TTUHSC Faculty Receive Chancellor’s Council Distinguished Teaching and Research Awards

Five people stand in front of a TTUHSC photo backdrop.

Left to right: Chancellor Tedd L. Mitchell, M.D., Ph.D., Duke Appiah, Ph.D., MPH, Jen Collins, Ph.D., R.N., Amy Stark, M.D., and President Lori Rice-Spearman.

Texas Tech University System (TTU System) Chancellor Tedd L. Mitchell, M.D., Texas Tech University Health Sciences Center (TTUHSC) President Lori Rice-Spearman, Ph.D., and TTUHSC Provost and Chief Academic Officer Darrin D’Agostino, D.O., presented the 2023 Chancellor’s Council Distinguished Teaching & Research Awards today (March 24). 

Recognizing academic excellence, the honors are the most prestigious awards granted to faculty throughout the TTU System. The awards are funded by gifts to the Chancellor’s Council, a giving society that supports the chancellor’s priorities across the TTU System. 

“These awards recognize the best of the best, and I am extremely honored to recognize our world-class faculty across the TTU System,” Mitchell said. “Our award recipients have ascended to the top of their areas of study and are leading experts at providing students with an unrivaled educational experience. I congratulate each of our esteemed faculty receiving this year’s teaching and research awards.”  

The Chancellor's Council Distinguished Teaching Awards recognize faculty members for teaching excellence, as evidenced by their attainment of distinction both within and beyond the institution for outstanding teaching and outstanding contributions related to excellence in teaching. The Chancellor's Council Distinguished Research Awards recognize outstanding research, scholarship and creative activity of faculty members in the developmental stages of their careers.

“The award recipients have truly distinguished themselves in their fields, and I’m so very proud for them to receive this recognition,” Rice-Spearman said. “They each embody the values of our great university’s culture, and their work significantly adds to our vision to transform health care through innovation and collaboration.”

The awards are funded by gifts to the Chancellor’s Council. Since the honors were established in 2001, 233 faculty have received awards totaling nearly $1.4 million. Award recipients receive a $5,000 stipend and an engraved medallion. 

TTUHSC honorees include:

 

Distinguished Teaching Award Recipients

Duke Appiah, Ph.D., MPH, is an associate professor in the Julia Jones Matthews School of Population and Public Health. The majority of his work, published in high-impact journals, has focused on understanding the etiology and prevention of chronic diseases with emphasis on women and underserved populations, as well as the intersection of infectious and chronic diseases on long-term health. His passion as an educator is to help students cultivate their intellectual interests, challenge their critical-thinking skills and engage them with active-learning strategies.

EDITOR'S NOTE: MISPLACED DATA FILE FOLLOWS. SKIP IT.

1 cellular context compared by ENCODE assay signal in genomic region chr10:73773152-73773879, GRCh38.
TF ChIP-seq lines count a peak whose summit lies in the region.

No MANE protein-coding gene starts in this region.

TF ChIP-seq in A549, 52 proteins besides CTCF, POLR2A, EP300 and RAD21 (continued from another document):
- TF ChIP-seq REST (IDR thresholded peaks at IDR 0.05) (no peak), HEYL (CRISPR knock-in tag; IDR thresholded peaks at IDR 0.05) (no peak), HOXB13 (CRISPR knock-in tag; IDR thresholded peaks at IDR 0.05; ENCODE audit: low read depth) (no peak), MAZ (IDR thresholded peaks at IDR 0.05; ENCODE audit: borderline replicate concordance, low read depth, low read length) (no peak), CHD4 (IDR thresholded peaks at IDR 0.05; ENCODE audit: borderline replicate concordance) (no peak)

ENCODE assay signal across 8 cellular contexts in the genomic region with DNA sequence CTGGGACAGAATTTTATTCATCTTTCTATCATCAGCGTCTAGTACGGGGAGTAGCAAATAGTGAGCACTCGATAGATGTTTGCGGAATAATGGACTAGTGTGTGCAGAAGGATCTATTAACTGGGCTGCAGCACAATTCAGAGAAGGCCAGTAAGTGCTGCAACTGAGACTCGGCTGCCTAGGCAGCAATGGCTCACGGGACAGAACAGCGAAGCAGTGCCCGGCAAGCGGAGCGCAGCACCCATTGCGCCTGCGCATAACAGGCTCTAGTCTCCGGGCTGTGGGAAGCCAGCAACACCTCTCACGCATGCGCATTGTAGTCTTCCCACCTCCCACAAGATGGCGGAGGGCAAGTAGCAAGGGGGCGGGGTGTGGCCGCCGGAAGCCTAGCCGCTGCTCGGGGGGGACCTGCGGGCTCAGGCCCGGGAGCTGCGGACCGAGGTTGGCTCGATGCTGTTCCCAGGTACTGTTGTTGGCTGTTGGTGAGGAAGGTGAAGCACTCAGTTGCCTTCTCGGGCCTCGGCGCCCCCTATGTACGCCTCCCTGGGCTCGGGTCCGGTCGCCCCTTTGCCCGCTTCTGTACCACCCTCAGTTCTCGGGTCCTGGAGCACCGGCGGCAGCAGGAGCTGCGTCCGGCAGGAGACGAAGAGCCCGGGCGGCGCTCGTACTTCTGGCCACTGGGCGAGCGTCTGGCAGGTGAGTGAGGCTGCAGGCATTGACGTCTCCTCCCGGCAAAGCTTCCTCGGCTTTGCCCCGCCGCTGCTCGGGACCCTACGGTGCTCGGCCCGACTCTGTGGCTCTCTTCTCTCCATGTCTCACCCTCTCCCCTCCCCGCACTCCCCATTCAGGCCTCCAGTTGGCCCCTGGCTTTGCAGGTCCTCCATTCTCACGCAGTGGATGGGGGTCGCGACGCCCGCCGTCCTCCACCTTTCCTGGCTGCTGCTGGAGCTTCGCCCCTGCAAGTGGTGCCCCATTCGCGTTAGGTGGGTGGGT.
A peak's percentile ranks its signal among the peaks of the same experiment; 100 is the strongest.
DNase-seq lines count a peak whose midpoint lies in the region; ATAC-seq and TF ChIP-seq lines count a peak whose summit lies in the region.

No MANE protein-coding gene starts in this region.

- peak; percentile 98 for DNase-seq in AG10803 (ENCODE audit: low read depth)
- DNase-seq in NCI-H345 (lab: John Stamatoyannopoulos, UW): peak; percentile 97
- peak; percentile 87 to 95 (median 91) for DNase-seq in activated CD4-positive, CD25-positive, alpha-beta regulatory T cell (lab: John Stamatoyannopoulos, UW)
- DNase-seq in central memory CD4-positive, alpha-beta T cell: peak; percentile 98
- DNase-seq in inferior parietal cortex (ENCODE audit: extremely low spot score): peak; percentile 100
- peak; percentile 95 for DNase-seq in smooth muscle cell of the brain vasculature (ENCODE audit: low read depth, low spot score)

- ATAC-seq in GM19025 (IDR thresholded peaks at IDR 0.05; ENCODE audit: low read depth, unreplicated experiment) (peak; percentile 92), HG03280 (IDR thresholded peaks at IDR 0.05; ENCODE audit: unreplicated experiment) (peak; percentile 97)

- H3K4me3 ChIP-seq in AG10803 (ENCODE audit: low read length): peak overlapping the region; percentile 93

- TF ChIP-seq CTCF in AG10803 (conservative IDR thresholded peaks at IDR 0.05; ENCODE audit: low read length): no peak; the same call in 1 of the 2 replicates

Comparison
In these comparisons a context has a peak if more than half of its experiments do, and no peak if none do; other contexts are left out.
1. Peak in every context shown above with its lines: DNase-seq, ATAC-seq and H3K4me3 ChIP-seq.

Appiah’s dedication to excellence in research and teaching has been recognized with several awards including three Outstanding Teacher of the Year awards, the Dean’s Teaching Award, the Trudy Bush Fellowship for Cardiovascular Disease Research in Women's Health from the American Heart Association and the Alumni Fellow Award for Public Health from the University of Louisville. He is a governor appointee on the Task Force on Infectious Disease Preparedness and Response for Texas.

 

Amy Stark, M.D., is an associate professor of psychiatry at the School of Medicine in Amarillo and is board certified in general and addiction psychiatry. Upon earning her medical degree from TTUHSC, Stark completed residency in general psychiatry at the Mayo Clinic in Rochester, Minnesota, and fellowship training in addiction psychiatry at Yale University in New Haven, Connecticut.  

Stark has served as clerkship director of medical student education in psychiatry while maintaining a busy clinical practice and providing expert care as the only addiction psychiatrist in Amarillo. She has received numerous teaching awards, but one of her proudest accomplishments is what medical students call the “Stark Effect:” kindling a passion for psychiatry and inspiring pursuit of a career in the field. In her time as clerkship director, the Amarillo campus has matched 21 students into psychiatry residencies, and this year, nine students from Amarillo are applying to psychiatry residencies.  

 

Distinguished Research Award Recipient

Jen Collins, Ph.D., R.N., is a professor in the School of Nursing. Her research focus is community-based approaches to address inequities in social determinants of health among young adults, including those in foster care; those living in poverty and experiencing homelessness; and those involved with criminal justice systems.

Collins holds a Bachelor of Science in nursing from the Catholic University of America, a Master of Science in nursing from Baylor University and Doctor of Philosophy in nursing from the University of Texas Health Science Center at San Antonio (now UT Health San Antonio). Actively identifying and engaging key stakeholders and their communities to collaboratively address community-specific health needs has been her focus throughout her undergraduate, graduate and post-graduate career.

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